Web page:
- The Mexican IT industry possesses one of the biggest talent pools in South America: 225,000 software developers;
- Nearshore software development in Mexico is much cheaper than in the USA. For instance, senior DevOps Developers in the US receive about $160,000, while their Mexican colleagues earn about $58,000 a year;
- Mexico has 3 overlapping time zones with the USA, and it takes just 3-4 hours by plane to get to major IT centers;
- There are 5 tech hubs in Mexico, such as Guadalajara, Monterrey, Mexico City, Tijuana, and Merida;
- US tech companies can enjoy free trade and protection of IPR under the USMCA.
- The tech pool in Argentina exceeds 100,000 programmers;
- A senior-level software developer on average earns from $45,000 to $68,000 annually. This allows US IT executives to save 50%-70% on labor expenses, if outsourcing software development to Argentina;
- The country is ranked #1 for data science skills in LATAM and 22nd globally in coding languages like Python, Cloud APIs, SQL, and NLP;
- Argentina is only one hour ahead of most American cities which guarantees productive cooperation between the in-house and remote developer teams.
Offshoring to Eastern Europe
Another region that can help tech companies combat shortages of software engineers is Eastern Europe. Its talent pool surpasses 1 million IT experts who are well-versed in a wide range of modern technologies, have outstanding soft skills, high English proficiency, and western mentality. Ease of Doing Business 2020 identifies most EE countries as beneficial destinations for investment and starting a business, with affordable salary rates and taxes being some of the main drivers for that.
- Poland has over 500,000 IT specialists which is the largest talent pool in the CEE region;
- Polish developers have deep expertise in modern technologies (like Java, JavaScrip, Python), taking top positions in reputable rankings: SkillValue, Google Code Jam, and TopCoder;
- With IT recruitment in Poland, US tech companies can pay much lower developer rewards. The annual salary of senior developers here ranges from $60,000 to $80,000;
- If hiring programmers on a B2B basis, it’s possible to save a decent sum, as Polish taxes for tech businesses constitute only 8,5%-12%;
- This offshoring destination has 6 ripe powerhouses, namely Warsaw, Krakow, Wroclaw, Tri-City, Poznan, and Lodz.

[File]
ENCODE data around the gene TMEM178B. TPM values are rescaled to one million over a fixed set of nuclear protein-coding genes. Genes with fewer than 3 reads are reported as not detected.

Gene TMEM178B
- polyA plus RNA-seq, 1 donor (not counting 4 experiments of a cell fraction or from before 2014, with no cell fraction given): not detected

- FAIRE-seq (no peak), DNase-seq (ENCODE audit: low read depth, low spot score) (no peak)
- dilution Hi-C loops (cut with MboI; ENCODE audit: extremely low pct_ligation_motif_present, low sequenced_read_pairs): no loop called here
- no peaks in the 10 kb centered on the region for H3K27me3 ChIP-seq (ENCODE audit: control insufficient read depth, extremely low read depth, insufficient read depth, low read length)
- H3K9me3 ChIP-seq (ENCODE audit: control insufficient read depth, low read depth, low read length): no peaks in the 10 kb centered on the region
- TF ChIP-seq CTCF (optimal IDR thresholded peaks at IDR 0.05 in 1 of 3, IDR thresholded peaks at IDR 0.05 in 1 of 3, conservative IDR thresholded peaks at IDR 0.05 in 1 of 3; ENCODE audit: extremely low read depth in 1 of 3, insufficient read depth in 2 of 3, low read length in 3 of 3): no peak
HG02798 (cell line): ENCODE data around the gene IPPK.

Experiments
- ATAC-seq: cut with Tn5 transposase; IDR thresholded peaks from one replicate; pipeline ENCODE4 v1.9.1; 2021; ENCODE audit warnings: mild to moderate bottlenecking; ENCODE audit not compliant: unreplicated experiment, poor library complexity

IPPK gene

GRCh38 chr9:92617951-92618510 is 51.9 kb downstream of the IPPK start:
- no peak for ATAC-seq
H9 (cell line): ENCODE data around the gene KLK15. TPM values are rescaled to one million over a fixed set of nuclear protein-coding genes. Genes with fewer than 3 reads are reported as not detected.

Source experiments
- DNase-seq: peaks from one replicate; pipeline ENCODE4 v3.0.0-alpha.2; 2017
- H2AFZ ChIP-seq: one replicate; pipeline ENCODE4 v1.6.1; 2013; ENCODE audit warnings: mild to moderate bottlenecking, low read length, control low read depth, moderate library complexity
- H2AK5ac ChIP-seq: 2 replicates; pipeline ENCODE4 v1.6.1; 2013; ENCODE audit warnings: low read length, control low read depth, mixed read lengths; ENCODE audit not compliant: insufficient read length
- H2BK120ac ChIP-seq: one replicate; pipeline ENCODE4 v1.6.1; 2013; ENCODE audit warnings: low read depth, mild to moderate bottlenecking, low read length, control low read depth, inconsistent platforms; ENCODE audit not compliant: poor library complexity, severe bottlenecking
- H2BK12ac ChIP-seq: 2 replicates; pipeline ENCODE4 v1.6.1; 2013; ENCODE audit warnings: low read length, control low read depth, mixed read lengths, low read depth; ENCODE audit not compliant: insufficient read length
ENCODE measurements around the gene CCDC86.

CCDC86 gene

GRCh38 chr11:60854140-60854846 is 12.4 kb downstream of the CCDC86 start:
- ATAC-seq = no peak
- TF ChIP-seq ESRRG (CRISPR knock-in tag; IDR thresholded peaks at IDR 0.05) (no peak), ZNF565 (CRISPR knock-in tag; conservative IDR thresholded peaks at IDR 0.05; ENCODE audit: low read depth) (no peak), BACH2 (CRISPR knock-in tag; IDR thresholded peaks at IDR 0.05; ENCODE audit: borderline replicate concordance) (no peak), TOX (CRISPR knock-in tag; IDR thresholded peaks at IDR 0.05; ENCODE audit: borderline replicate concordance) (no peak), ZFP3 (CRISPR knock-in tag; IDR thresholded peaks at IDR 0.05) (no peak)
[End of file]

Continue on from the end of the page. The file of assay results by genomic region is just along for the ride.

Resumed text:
- The Romanian tech industry possesses the third largest talent pool in the EE: 190,000 ICT professionals, with over 50% of them being software developers;
- The average salary of senior Romanian developers spans between $55,000 and $72,000 per annum, about 2-3 times lower than in the US;
- The taxes in Romania for IT business constitute 1% under SRL and 10% under PFA, if hiring developers on B2B terms;
- When using IT recruitment services in Romania, US product companies can get developers from 5 Romanian IT hubs: Bucharest, Cluj-Napoca, Iasi, Timisoara, and Brasov.
- There are over 110,000 tech experts, 28% of which are women — the highest proportion among the EU countries;
- Bulgarian developers are particularly good at mobile development, cloud computing, software engineering, and web development;
- If using IT recruitment in Bulgaria, American product companies can save up to 70% on labor expenses. For instance, a senior Mobile App Developer will cost you about $58,000, while a Data Scientist of the same expertise level charges less than $65,000 a year;
- Corporate and personal income taxes are only 10%.
Overcome the Talent Shortage via Alcor IT Recruitment Agency
If your IT company is going through a talent drought, it’s time to dive into the Eastern European ocean of hiring opportunities. Our company Alcor will be glad to serve you as a beacon in the local market!
For over a decade, we have been providing IT recruitment for software product companies, making the most ambitious staffing goals a reality.
For instance, our client Sift wanted to expand their team with 30 Polish, Hungarian developers and Slovak developers in just a year. Alcor not only closed all positions under the established terms but also provided back-office support, covering legal compliance and payroll operations. Another successful case was hiring 10 QA engineers during 6 months for IT company Ledger. Our recruiters exceeded all client expectations by closing 1 QA Lead and 3 QA Manual experts in just 2 weeks!
We guarantee such “WOW” results to all our clients, as we vouch to hire the first 5 developers in a month and even provide a 3-month candidate warranty. On average, it takes us only 8 CVs to get to one accepted offer, while 98% of all candidates successfully pass the probation period.